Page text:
The RGCG also has an important educational role and we have strong links to Holt Hall Field Studies Centre, who regularly use the Glaven to educate Norfolk school children on river environments. We also have excellent links with the Environmental Change Research Centre at University College London whose MSc and PhD students have been involved in several ecological studies of the river and its associated meadows, lakes and ponds.

We have had an active role in the re-establishing conservation grazing on some of the river meadows, and on one large site this required as a prerequisite the replacement of 2,000 yards of perimeter fencing. A local grazier provides a family herd of Highland cattle which graze at a low stock density but sufficient to keep down rank vegetation which otherwise takes over, to the detriment of the flora characteristic of the traditional meadow which has not been affected by agricultural ‘improvement’ in past years.

Recently we have been involved in a major restoration project at Hunworth meadows and delivered by team including the Environment Agency, river engineer Richard Hey, the Wild Trout Trust, the Norfolk Wildlife Trust,  and other specialists. This project has created a new and more sinuous channel with a more diverse river bed profile including deep pools and riffles. This should benefit fish and several other species at different stages within their life cycles.

A different and very important aim is to try to eradicate or contain  invasive non-native species which can inflict damage to the river-floodplain ecosystem. Himalayan Balsam can grow densely on a river bank, to the exclusion of all else. Mink can wipe out water vole populations. Worst of all are non-native crayfish, in particular the American signal crayfish. Once established they not only cause loss of the native white-clawed crayfish (akin to the red and grey squirrel story), but they can cause havoc with the whole ecology of the river.

Most of the chalk streams in south east England have lost the white-clawed crayfish due to signal crayfish invasion. Attempts at eradication are hugely expensive and so far have met with little success. There is one ‘hot-spot’ on a Glaven tributary where we have a programme to hold the line and avoid infection of the river system as a whole. So far we have been successful thanks to the dedicated trapping work of our chairman Robin Combe.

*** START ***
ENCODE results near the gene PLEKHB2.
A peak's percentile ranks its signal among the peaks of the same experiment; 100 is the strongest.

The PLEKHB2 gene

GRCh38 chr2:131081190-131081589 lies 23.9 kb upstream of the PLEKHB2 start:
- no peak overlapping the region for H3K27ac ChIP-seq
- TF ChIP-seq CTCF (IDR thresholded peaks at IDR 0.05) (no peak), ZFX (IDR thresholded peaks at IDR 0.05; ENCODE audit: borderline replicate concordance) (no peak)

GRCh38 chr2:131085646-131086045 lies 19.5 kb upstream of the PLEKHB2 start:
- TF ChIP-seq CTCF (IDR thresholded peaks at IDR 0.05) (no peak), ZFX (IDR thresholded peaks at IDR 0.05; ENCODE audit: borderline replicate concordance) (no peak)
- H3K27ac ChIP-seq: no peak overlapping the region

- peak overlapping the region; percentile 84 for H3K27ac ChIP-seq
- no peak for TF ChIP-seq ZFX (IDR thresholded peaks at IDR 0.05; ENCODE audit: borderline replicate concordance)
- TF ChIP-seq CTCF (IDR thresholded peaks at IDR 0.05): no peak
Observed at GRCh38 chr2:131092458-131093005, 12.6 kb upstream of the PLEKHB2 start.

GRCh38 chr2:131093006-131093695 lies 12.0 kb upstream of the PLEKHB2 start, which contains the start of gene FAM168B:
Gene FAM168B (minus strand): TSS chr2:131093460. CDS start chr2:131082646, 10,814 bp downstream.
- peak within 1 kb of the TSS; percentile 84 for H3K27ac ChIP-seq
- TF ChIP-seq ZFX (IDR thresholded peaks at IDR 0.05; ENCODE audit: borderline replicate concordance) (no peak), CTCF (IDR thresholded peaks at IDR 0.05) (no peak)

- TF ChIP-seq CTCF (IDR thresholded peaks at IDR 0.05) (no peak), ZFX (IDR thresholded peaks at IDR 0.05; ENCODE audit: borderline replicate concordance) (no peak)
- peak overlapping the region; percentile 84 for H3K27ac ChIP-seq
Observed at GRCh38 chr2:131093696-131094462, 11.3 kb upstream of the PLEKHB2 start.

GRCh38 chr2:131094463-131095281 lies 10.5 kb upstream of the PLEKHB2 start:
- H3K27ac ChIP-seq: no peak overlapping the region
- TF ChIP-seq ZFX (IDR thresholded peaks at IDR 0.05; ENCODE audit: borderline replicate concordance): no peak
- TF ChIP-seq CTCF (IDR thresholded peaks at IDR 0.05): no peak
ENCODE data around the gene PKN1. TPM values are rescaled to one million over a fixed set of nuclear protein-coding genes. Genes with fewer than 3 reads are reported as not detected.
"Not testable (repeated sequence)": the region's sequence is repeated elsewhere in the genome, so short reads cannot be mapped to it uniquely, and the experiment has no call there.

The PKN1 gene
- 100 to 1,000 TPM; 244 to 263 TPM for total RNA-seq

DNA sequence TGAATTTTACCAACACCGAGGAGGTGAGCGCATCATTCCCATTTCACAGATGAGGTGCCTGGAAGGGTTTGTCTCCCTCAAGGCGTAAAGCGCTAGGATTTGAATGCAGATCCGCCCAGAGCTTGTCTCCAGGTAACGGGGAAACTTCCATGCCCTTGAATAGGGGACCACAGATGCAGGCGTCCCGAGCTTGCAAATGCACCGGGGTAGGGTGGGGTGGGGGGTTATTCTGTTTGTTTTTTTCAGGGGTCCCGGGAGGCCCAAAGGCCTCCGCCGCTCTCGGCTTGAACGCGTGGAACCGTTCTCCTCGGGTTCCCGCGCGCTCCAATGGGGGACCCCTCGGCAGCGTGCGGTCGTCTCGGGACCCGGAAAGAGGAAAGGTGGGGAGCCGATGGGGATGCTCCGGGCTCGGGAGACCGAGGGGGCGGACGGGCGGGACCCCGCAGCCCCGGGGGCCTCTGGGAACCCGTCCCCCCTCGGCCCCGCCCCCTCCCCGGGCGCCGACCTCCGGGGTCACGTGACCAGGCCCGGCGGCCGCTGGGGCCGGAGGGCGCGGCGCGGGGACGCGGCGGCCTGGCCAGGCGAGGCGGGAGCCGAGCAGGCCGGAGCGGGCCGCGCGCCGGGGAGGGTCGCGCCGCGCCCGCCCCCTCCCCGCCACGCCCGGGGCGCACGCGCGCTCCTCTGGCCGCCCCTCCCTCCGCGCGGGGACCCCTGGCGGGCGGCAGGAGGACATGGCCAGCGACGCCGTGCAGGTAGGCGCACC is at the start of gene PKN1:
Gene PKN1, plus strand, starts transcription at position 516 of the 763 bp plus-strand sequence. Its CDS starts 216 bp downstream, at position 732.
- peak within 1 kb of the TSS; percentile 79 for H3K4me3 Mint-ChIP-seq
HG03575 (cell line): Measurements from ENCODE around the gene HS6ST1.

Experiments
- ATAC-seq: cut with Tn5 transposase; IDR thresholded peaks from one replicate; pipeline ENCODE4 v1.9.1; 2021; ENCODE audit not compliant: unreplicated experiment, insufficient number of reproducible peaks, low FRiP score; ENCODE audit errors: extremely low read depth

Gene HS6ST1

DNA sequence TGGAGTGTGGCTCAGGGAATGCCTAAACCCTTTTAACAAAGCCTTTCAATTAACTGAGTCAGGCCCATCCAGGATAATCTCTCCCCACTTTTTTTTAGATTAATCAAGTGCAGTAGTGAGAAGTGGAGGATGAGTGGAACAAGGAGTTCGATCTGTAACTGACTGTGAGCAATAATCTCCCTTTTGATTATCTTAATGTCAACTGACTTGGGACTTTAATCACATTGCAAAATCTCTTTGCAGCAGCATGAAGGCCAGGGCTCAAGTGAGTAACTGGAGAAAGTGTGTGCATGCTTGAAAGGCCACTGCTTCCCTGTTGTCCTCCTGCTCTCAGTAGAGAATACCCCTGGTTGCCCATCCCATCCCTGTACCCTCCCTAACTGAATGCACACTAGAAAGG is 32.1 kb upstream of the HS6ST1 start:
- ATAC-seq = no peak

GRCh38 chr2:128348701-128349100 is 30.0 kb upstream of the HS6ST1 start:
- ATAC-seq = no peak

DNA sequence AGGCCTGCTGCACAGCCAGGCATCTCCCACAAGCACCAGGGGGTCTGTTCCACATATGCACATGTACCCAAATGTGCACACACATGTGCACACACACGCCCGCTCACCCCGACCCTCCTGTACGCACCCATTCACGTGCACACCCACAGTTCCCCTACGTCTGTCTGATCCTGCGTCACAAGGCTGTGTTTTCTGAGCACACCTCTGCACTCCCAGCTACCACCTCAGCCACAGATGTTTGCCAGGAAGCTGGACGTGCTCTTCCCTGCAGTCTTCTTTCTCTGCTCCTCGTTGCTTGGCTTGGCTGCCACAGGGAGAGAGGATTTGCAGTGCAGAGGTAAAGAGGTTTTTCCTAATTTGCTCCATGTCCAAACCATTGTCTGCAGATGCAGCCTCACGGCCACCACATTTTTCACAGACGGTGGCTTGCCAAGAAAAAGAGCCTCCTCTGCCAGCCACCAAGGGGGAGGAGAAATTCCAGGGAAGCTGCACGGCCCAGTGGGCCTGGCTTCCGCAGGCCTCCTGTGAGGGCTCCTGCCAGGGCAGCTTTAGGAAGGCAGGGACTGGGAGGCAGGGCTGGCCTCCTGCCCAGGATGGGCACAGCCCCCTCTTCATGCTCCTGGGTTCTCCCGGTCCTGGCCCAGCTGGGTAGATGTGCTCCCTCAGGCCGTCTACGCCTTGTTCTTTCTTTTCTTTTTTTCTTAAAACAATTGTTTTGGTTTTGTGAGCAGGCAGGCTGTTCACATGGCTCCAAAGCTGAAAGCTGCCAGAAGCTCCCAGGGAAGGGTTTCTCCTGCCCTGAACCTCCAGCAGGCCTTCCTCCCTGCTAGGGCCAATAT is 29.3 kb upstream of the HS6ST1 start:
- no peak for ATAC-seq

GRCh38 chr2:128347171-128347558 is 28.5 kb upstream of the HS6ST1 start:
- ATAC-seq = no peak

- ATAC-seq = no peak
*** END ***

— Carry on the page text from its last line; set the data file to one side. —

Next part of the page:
Vision for the future which requires people involvement

The RGCG see their activities very much as work in progress. There is much scope for extending the skill and experience gained to date on the Glaven to other parts of the river system which would also greatly benefit. For major restoration projects it would involve a wide partnership using the resources and skills of the type recently deployed on the project at Hunworth. For smaller projects it is may be mainly down to the RGCG to steer and carry out the work activities.

The more local support the RGCG can bring to play, the better are our chances to receive to obtain the funding and resource to carry out the major projects; and the more active people we have to carry out practical work the better we can carry out ‘small’ projects and support the large ones. Large projects bring into play resources and funding which are way beyond the reach of the RGCG on its own. The more local commitment, the better are the chances of getting the support to realise these ambitions.

We would like to see the Glaven become an ‘exemplar’ river system, where restoration goes hand-in-hand with other interests; that uses local knowledge and goodwill to catalyse the action; is a source of learning on the problems that might have been created in the past, and how these might be overcome; and promote a wider understanding of the connection between what as a society we might do, and how it affects our natural environment for good or ill.